[Cover photo credit to Amanda Gylling]
Plàsi, which is the moniker for the often reflective and atmospheric work of Mikael Bitzarakis, has recently released the LP Foreign Sea via Nettwerk Records. If you’re a Grey’s Anatomy fan, you will have recently heard one of the album’s most intricate songs, “Far From Home”. The title for the album is more than just a poetic idea, but drives the “semi concept album”, and references a conceptual space where Bitzarakis found himself working and writing during the extreme conditions of the past two years. It was the first time he’s ever needed such an imagined zone for working.
Usually one to travel extensively between his two native lands of Sweden and Greece, he found himself instead confined to his home in Copenhagen, Denmark, and like the rest of the world, forced to find new ways to keep busy and focused. Part of that meant finding ways to stay happy, too, and he found that through songwriting. The result, after severe Production challenges brought on by travel bans, has been Foreign Sea. Bitzarakis has specifically chosen to represent the moods and feelings of his experiences of 2020 and 2021 in this new collection, seeing this time as unique and unprecedented and therefore worthy of creative attention. I spoke with Mikael Bitzarakis about the development of Foreign Sea, the making of recent videos, and how his songs handle challenging themes drawn from life while still keeping us chasing the sun when we can.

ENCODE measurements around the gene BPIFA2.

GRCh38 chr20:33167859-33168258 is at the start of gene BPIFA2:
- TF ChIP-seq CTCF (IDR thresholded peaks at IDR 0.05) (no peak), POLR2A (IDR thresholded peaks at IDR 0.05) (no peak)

Hannah Means-Shannon: When you are able to do live shows, what is your set up like?
Mikael Bitzarakis: I did a few gigs in Stockholm where I lived at the time, but back in 2018, I started doing some showcase festivals. Then I usually had my Producer with me, Linus, to play guitar with me. And I used to have my sister as a second voice, as well, because I think that’s really important to my music. Then I shifted a bit and my second Producer, Johannes, started playing keys, so we started playing venues that required a little bit more. We’ve been a trio of people playing instruments and that has taken us quite far. You can do a lot with three people. If the person who plays guitar also plays the stomp box, or a bass drum, that helps. You can experiment a lot.